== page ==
You’ll need six figures to buy almost any GTA home, $200,000 a year for the average detached Toronto house, report says. As the cost of Toronto-area housing rises, so do the financing challenges for young adults. Read More

This article is based upon data in "The Report" that assumes that all housing is purchased with 20% down.  Most of the homes we sell are well over 1 million dollars.  Most, if not all, of our purchasers carry with them equity from their last house so their down payment typically is nowhere near 20%.  On average it is considerably more. So don't be frightened by statistics that are somewhat deceiving! The sky is not falling in.

Remember that if you have one foot in a bucket of boiling water and the other foot in a bucket of ice cubes then someone can write a Report indicating that statistically you are a perfectly normal temperature.  We are also looking forward to a brisk "normal" Fall Real Estate market, statistically speaking!

Downsizer's Paradise in Markham

A common request we hear from Clients is to find them a suitable place to 'downsize' from their family home, to something a little more manageable.  Often, a condo is at the top of the list - but many people find the size limitations just too dramatic, and they feel they aren't fully ready for an apartment-sized condo unit just yet.  Swan Lake has been a go-to area for many empty nesters, but if you still want a bit more space for kids, or you aren't quite at the retirement-age, you may want something a little different.    If this sounds like you, you need to take a look at 22 Hepworth Way, in Markham village.   This is a 1500 sq.ft. townhome, backing onto a ravine, that is part of a small 16-unit condominium corporation.  This is a 3 bedroom home, with gorgeous views, that you don't have to worry about outside maintenance like lawn care or snow removal!  Perfect for those who may want to lock-and-leave over the winter, or simply want a little more space than what a typical condo may offer.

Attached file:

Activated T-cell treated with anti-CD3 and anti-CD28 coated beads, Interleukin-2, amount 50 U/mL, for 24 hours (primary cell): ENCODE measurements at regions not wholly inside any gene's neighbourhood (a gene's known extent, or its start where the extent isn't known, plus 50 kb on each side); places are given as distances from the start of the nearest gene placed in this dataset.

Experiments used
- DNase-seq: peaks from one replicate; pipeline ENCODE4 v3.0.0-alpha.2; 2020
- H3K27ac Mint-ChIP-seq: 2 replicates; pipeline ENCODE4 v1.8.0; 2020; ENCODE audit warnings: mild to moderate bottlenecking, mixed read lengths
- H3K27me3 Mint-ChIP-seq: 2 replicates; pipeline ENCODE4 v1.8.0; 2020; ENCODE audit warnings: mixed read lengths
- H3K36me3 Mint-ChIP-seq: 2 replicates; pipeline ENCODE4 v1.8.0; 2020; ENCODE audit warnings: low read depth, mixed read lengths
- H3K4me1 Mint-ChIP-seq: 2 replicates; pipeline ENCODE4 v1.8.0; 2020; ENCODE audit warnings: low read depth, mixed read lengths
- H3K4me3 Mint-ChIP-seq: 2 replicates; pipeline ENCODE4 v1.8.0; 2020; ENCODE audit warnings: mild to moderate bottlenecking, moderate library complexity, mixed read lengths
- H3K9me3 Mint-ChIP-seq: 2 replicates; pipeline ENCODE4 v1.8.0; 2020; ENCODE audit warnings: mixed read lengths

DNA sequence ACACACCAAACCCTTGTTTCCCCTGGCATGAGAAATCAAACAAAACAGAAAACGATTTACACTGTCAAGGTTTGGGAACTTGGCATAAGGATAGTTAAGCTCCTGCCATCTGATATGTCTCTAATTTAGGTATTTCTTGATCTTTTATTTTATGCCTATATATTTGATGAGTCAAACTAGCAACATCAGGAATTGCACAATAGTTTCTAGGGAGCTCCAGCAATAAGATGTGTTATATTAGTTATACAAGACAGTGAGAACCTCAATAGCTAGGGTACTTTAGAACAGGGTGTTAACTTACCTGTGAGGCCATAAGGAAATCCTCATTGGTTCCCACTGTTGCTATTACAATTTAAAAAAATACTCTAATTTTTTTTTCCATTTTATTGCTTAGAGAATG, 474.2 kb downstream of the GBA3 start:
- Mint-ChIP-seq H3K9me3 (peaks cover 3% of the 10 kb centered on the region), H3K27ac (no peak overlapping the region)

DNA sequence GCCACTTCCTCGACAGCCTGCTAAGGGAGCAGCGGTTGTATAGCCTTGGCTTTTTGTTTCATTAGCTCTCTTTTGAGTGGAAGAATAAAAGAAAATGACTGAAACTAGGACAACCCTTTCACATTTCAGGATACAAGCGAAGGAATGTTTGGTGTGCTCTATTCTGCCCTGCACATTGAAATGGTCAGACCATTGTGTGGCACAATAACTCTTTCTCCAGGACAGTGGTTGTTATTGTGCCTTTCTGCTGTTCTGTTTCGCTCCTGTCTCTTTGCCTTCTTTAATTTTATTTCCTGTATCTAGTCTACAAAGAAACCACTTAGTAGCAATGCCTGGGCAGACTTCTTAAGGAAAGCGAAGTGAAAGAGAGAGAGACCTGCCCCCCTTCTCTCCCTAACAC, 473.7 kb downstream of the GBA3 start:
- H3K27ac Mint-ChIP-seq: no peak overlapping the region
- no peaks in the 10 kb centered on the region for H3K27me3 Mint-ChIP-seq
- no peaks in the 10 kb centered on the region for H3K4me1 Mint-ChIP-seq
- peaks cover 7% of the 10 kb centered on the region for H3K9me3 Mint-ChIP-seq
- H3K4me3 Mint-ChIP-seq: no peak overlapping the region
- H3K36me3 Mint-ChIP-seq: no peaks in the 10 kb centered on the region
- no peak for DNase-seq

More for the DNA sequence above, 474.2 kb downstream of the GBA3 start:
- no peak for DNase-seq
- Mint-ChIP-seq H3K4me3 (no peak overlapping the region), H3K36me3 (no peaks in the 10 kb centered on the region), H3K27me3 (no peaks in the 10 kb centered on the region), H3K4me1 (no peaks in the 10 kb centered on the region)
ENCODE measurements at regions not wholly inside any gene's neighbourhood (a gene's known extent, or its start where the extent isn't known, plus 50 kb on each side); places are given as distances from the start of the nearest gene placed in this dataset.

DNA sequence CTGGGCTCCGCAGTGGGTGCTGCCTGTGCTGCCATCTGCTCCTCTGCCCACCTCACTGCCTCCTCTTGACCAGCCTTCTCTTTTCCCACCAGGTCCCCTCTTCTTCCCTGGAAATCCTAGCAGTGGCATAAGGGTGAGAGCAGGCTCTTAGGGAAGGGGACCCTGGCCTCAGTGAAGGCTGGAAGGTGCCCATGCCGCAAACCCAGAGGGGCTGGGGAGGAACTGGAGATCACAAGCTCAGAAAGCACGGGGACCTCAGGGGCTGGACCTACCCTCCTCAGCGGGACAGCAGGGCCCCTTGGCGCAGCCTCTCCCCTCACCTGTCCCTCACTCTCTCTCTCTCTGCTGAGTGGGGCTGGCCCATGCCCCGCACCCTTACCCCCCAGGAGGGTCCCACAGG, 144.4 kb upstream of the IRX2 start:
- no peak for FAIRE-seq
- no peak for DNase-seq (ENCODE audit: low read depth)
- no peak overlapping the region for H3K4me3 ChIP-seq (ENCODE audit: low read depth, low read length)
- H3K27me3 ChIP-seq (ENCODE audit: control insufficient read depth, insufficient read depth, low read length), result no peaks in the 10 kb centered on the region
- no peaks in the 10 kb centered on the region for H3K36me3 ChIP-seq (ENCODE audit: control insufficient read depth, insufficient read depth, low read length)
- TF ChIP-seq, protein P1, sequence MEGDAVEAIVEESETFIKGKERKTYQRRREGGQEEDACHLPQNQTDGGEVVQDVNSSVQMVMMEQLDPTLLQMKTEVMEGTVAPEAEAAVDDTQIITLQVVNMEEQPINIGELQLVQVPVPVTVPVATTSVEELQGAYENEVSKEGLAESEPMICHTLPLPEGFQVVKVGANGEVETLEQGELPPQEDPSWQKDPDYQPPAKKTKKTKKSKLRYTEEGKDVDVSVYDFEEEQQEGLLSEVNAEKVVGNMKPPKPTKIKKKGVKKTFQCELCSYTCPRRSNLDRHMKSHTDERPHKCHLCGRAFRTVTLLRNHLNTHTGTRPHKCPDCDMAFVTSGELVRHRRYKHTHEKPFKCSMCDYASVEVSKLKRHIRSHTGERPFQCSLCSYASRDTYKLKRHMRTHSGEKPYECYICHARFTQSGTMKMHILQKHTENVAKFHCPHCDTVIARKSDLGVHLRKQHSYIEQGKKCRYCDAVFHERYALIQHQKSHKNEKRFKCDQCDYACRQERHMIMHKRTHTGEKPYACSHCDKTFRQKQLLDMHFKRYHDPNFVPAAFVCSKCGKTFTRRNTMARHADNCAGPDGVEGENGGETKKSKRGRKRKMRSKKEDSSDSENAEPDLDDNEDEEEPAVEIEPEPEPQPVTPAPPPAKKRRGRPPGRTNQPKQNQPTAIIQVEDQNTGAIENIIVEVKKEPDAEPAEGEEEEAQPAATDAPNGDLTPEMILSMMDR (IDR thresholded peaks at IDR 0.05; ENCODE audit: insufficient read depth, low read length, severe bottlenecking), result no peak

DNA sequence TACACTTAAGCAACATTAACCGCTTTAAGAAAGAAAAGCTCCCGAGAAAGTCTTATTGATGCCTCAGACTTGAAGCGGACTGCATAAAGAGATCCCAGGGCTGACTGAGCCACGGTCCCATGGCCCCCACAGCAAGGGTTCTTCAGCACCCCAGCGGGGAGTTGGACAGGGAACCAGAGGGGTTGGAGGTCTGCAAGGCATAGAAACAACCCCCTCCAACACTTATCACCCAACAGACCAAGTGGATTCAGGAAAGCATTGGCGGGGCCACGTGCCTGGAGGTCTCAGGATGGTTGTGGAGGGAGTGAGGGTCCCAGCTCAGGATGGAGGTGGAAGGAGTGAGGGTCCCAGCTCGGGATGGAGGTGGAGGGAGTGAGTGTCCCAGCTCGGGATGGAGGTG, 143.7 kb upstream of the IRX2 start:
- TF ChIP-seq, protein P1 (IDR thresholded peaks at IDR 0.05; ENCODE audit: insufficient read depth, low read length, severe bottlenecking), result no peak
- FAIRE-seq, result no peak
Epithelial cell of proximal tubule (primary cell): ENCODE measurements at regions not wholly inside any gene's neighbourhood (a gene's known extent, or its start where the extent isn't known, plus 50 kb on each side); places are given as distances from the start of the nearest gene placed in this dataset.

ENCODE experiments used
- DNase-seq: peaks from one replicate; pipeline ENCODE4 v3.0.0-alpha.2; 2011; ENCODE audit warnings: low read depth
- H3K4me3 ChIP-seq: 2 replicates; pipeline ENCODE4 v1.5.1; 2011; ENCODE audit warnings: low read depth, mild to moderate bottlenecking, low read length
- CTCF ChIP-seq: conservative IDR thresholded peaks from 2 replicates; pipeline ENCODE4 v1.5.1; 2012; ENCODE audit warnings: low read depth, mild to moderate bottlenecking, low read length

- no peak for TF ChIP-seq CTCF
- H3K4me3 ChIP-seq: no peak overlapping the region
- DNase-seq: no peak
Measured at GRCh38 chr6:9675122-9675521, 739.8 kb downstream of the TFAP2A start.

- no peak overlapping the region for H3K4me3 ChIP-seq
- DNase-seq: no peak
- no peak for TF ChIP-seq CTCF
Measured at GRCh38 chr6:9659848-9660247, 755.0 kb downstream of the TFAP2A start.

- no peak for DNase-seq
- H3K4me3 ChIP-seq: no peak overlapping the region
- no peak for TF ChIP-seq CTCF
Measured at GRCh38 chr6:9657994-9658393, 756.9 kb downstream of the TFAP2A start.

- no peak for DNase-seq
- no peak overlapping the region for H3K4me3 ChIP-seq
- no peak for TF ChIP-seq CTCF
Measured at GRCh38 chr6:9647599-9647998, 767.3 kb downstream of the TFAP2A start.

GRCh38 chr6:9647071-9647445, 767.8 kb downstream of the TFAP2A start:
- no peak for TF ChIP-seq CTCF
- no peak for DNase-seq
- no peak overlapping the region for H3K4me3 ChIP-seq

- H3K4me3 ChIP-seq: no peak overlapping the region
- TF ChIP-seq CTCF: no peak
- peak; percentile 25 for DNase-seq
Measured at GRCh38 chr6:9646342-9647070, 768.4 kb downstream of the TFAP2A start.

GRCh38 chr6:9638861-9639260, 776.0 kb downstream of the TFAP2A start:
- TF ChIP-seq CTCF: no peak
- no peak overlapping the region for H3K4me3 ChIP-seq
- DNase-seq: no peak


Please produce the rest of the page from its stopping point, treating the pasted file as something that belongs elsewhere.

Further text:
Call us to book a private tour of this lovely property and complex, and see what a great option this can be, right in town!

You can see more by visiting www.22HepworthWay.com

Did you sell your residence in 2016? The CRA wants to know.

If you sold your principal residence in 2016, you need to be aware of new reporting requirements on this years Tax Returns.  On October 3rd, 2016, the CRA changed the reporting requirements when selling your home.  The intention of this new requirement, is to better track home-sales for capital gains purposes, especially when dealing with non-resident sales, home 'flippers' and renovators, tracking unreported GST/HST on new home sales, and unreported worldwide income.

From the CRA:

"When you sell your principal residence or when you are considered to have sold it, usually you do not have to report the sale on your income tax and benefit return and you do not have to pay tax on any gain from the sale. This is the case if you are eligible for the full income tax exemption (principal residence exemption) because the property was your principal residence for every year you owned it.

Starting with the 2016 tax year, generally due by late April 2017, you will be required to report basic information (date of acquisition, proceeds of disposition and description of the property) on your income tax and benefit return when you sell your principal residence to claim the full principal residence exemption."

Make sure you are informed when filing this years taxes - more details can be found on the Canada Revenue Agency website.